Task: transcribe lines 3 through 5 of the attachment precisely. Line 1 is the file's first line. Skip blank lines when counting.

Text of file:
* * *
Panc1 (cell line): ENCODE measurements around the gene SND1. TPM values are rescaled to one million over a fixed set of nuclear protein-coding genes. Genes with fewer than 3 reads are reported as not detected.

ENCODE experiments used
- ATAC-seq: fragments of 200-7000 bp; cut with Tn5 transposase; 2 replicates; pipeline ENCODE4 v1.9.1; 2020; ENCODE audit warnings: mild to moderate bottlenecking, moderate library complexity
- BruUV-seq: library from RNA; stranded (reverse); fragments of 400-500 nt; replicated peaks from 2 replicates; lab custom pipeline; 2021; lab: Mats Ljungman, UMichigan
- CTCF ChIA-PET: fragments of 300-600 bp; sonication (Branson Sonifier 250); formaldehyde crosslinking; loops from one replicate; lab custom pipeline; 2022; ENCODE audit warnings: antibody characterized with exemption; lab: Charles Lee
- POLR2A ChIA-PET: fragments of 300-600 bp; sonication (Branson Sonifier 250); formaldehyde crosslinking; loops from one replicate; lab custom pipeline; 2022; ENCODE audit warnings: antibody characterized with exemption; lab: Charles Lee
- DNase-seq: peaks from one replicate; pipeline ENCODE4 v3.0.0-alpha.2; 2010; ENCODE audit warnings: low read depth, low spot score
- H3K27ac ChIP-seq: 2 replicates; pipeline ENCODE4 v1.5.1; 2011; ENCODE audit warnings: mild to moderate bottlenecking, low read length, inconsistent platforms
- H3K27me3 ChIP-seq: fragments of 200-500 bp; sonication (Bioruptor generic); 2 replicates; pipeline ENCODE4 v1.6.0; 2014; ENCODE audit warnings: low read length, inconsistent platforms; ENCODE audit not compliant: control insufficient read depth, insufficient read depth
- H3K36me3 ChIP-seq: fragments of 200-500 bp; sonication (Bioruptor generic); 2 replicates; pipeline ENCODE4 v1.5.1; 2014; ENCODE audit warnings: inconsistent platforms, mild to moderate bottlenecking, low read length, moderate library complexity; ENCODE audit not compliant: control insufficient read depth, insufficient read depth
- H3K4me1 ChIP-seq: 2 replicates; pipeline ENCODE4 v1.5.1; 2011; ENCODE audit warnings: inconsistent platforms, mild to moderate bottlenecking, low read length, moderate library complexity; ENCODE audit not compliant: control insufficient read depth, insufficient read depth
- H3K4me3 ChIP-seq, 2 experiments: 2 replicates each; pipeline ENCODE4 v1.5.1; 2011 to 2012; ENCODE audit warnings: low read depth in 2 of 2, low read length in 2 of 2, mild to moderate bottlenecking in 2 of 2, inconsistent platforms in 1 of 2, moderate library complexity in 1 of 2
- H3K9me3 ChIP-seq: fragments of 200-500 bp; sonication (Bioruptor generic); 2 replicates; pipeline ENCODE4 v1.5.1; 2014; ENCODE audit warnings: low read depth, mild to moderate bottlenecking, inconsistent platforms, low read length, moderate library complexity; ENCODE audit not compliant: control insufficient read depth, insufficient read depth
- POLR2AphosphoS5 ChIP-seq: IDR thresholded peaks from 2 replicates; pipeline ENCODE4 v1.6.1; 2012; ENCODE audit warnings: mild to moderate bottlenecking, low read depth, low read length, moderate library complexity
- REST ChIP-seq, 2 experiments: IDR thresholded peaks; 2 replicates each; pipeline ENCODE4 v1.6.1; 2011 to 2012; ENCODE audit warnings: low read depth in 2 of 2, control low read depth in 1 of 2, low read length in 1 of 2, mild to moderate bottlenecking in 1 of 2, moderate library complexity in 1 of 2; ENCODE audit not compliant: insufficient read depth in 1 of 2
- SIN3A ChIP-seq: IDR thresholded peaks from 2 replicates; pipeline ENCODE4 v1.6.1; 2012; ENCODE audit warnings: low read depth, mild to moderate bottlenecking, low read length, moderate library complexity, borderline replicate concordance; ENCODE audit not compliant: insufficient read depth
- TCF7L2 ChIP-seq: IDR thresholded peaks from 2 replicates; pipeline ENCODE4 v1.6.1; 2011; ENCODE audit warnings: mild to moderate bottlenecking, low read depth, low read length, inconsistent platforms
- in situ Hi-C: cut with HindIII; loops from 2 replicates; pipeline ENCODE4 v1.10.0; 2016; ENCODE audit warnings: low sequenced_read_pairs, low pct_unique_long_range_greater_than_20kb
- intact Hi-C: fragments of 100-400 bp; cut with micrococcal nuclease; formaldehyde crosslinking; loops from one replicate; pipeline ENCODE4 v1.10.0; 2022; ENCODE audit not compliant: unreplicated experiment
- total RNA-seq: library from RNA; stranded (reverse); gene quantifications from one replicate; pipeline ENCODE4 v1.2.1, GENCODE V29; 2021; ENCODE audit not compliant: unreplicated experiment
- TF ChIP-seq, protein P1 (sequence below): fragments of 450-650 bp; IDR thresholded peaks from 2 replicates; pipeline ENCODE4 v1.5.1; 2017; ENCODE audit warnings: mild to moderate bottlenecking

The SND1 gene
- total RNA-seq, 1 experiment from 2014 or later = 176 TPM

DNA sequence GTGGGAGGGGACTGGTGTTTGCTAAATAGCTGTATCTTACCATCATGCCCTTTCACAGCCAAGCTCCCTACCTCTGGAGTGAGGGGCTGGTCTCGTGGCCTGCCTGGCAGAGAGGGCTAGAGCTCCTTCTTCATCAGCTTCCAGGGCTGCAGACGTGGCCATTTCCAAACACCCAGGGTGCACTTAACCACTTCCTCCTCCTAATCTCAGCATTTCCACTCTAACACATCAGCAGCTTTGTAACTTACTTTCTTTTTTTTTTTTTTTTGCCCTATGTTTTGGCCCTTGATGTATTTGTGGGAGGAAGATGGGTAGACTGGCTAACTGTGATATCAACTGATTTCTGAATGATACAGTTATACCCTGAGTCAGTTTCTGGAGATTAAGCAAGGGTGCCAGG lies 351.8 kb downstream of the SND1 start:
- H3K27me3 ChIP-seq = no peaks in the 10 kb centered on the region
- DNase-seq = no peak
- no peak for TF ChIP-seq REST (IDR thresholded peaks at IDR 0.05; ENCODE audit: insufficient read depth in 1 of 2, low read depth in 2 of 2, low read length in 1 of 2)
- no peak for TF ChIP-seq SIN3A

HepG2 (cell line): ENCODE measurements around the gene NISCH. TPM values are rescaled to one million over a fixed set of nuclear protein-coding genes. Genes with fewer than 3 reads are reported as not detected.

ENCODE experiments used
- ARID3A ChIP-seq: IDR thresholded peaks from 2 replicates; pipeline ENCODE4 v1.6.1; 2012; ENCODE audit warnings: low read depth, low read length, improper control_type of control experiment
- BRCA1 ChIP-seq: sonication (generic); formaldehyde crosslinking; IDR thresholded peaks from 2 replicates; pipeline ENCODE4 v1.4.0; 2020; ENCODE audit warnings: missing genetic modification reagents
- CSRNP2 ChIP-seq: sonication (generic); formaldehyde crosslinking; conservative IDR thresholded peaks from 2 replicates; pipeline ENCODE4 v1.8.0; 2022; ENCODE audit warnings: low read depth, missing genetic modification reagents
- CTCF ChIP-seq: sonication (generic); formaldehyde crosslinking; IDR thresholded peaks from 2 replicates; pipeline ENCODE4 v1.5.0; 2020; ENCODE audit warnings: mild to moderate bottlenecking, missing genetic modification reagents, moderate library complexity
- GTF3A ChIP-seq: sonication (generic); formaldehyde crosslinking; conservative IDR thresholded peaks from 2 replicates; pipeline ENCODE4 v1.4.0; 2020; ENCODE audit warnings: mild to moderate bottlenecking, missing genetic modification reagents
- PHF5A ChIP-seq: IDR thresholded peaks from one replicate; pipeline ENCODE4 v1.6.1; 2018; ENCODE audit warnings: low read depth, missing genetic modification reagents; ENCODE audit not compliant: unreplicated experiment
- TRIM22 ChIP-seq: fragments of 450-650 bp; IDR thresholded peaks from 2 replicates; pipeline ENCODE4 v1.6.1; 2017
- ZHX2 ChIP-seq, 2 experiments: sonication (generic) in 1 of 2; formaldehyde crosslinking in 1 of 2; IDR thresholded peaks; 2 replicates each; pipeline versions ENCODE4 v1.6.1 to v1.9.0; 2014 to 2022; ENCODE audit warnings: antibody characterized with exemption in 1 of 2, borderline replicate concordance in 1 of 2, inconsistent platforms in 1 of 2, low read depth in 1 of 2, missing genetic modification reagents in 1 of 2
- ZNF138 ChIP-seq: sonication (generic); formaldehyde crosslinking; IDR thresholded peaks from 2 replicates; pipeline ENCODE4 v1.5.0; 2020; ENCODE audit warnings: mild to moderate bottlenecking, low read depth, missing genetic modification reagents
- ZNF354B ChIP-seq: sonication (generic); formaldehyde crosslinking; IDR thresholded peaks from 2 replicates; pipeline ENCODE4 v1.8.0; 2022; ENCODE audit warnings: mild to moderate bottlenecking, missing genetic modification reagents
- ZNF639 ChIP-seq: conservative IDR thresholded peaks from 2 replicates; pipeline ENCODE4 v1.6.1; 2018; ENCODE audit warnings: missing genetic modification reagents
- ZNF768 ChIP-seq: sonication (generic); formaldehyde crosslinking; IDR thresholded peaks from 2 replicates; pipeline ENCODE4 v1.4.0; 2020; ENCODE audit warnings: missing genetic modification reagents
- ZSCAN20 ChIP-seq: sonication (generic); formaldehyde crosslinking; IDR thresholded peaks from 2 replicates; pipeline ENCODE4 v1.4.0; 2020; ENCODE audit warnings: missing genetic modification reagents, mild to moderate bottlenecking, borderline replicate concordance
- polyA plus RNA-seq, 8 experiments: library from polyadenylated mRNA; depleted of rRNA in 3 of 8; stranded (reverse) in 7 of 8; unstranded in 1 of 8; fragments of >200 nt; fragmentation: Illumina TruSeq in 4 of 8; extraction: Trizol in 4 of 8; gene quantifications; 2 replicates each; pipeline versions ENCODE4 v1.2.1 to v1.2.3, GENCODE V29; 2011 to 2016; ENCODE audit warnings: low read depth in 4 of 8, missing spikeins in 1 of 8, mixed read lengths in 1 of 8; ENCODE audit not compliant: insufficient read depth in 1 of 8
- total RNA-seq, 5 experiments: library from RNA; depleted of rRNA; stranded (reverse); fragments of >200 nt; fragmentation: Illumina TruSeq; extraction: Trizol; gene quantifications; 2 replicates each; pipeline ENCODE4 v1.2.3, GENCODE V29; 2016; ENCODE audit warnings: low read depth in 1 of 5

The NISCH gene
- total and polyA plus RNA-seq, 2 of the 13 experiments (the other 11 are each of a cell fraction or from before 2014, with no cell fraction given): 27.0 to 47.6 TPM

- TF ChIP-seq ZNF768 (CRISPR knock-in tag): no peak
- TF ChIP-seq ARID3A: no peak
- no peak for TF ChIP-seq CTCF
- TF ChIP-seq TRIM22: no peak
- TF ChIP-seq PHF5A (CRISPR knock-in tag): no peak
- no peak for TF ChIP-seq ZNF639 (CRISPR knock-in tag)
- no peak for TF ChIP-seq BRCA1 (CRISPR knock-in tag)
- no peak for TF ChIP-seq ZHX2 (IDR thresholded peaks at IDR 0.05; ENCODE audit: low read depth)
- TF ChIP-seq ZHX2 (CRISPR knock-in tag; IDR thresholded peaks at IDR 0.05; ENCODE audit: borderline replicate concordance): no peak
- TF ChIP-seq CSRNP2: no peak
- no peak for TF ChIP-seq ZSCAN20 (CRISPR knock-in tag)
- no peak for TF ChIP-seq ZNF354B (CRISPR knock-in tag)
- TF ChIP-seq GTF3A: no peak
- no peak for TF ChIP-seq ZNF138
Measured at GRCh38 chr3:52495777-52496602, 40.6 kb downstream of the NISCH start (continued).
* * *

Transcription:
- ATAC-seq: fragments of 200-7000 bp; cut with Tn5 transposase; 2 replicates; pipeline ENCODE4 v1.9.1; 2020; ENCODE audit warnings: mild to moderate bottlenecking, moderate library complexity
- BruUV-seq: library from RNA; stranded (reverse); fragments of 400-500 nt; replicated peaks from 2 replicates; lab custom pipeline; 2021; lab: Mats Ljungman, UMichigan
- CTCF ChIA-PET: fragments of 300-600 bp; sonication (Branson Sonifier 250); formaldehyde crosslinking; loops from one replicate; lab custom pipeline; 2022; ENCODE audit warnings: antibody characterized with exemption; lab: Charles Lee